According to global information services group Experian; nearly half of organizations in the United States have experienced an online security incident in the last 12 months; nearly as many have increased their investment in security-related protections as a result.
Though preventative tools like cyber insurance policies (which are now held by nearly 30 percent of the businesses Experian surveyed) can help organizations mitigate the financial risk that ensues following a data breach, all businesses accepting credit and debit card payments from customers must take proactive security measures.
As customers’ financial behaviors evolve to include digital banking and financial technologies—like peer-to-peer payment, virtual currency, mobile payments and mobile wallets—tokenization is one of the most important new technologies merchants can leverage to stand in the way of cybercriminal access to customer payment information.
Here is a look at the basics of tokenization, how it works and why it has become such an important technology for any business that accepts credit and debit cards.
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How Tokenization Works: The Basics
Financial experts often recommend that consumers use a paper shredder to destroy bank account statements, checkbook registers, tax forms, payment receipts and similar documents that include sensitive data, for a simple reason:
Theoretically, any account number reflected on the document that wasn’t destroyed beyond recognition could be used fraudulently. Much like a paper shredder renders account information meaningless so that it’s made nearly impossible to re-assemble, repurpose or identify, the same theory applies to tokenization—through technology.
With tokenization, a consumer’s personal account information is re-assigned with a “surrogate” number called “a token.”
The token may or may not use the same number of digits shown on the card along the same number of digits in the expiration date. The token “number” does not tie back to the account owner, or correlate to his/her account information in a way that a person could “decode,” other than for use by the intended parties involved in transaction processing.
The cardholder typically won’t be aware that a token has been assigned to his/her card or know what the token is. Likewise, the tokenization assignment or approval process shouldn’t change the customer’s experience during transaction processing compared to a non-tokenized transaction (other than to make it more secure).
In the case of technologies like mobile wallets, which house any number of customer accounts within the mobile wallet, tokenization ensures that a customer’s card information isn’t stored on a mobile wallet provider’s server, which could be breached. While tokenization doesn’t inherently prevent a breach, it does lessen the chances of one:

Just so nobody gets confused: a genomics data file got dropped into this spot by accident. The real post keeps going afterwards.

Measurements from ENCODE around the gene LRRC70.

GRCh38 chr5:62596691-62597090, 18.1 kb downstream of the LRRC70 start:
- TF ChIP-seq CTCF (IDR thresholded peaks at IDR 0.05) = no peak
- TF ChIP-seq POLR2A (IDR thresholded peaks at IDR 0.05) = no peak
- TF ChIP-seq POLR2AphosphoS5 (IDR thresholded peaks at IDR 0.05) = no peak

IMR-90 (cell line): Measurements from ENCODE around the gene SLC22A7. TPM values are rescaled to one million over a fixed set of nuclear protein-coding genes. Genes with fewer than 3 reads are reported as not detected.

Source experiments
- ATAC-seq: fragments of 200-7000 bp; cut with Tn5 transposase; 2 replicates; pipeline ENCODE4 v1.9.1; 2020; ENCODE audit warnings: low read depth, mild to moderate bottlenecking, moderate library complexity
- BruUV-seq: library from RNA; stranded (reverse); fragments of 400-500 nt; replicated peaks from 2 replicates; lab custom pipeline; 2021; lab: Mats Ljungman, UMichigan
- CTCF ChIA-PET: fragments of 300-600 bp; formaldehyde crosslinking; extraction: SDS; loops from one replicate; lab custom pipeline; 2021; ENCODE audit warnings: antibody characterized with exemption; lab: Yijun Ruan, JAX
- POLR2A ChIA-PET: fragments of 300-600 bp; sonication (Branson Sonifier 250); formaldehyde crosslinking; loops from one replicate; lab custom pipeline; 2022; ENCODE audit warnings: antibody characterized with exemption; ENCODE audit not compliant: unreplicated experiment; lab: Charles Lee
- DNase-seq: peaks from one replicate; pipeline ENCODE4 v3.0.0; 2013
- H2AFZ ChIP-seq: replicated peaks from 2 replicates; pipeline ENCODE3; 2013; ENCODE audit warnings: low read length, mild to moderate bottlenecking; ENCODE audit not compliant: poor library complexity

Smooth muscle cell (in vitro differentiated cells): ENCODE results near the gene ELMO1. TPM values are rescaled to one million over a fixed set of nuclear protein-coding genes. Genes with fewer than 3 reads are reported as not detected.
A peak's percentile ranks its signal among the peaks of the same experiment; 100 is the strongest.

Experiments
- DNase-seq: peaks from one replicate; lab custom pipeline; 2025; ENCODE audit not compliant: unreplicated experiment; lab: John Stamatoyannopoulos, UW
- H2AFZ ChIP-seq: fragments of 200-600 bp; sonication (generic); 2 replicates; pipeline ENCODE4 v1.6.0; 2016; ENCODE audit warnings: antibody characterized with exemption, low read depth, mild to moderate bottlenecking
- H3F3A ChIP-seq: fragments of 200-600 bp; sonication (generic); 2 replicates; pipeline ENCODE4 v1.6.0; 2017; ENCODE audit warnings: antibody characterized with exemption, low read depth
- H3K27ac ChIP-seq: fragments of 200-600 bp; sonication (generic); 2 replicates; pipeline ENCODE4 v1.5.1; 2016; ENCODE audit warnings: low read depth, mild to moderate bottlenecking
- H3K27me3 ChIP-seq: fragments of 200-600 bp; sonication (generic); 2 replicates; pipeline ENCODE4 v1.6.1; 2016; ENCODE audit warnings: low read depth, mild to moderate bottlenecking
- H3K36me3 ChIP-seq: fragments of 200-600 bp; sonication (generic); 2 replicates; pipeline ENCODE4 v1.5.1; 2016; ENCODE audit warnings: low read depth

Token numbers accessed by thieves are essentially meaningless. The “token” numbers can’t be used to initiate and conduct fraudulent transactions, or to identify other aspects of the account owner’s identity.
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Why Tokenization Is Important
Though the payment card industry has taken steps to better protect consumers who use credit and debit cards (as well as the businesses that accept them) with proactive payment industry security standards known as PCI compliance, and the recently mandated industry-wide shift to EMV smart cards in America, tokenization is an added layer of protection in payment processing.
As the authors of the “EMV Payment Tokenization Specification Framework” explain, EMV cards address security for “card-present transactions” (when the customer physically completes the payment by inserting his/her card into the EMV terminal at the point of sale).
However, tokenization addresses the fraudulent use of account data during processing and data transmission. This includes payment transactions initiated at a point of sale, in e-commerce, and those that use emerging payment technologies like mobile or digital wallets.
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How Businesses Can Use Tokenization
Tokenization involves a “payment ecosystem” that is dependent on communication between the merchant payment terminal, the acquirer, the payment network, the token service provider and the card issuer. Nevertheless, merchants that want to benefit from tokenization do not need to adjust their processes at the point of sale:
Simply choose payment providers that use tokenization in their transaction processes.
Tokenization presents a more secure way of transmitting customer data, and ultimately, is a means to better protect your business from a potential data breach. Tokenization may sound like a complex technology, but most of the work takes place on the back end. Simply choose a provider that guarantees tokenization is installed in transaction processes to mitigate risk and enhance payment security.
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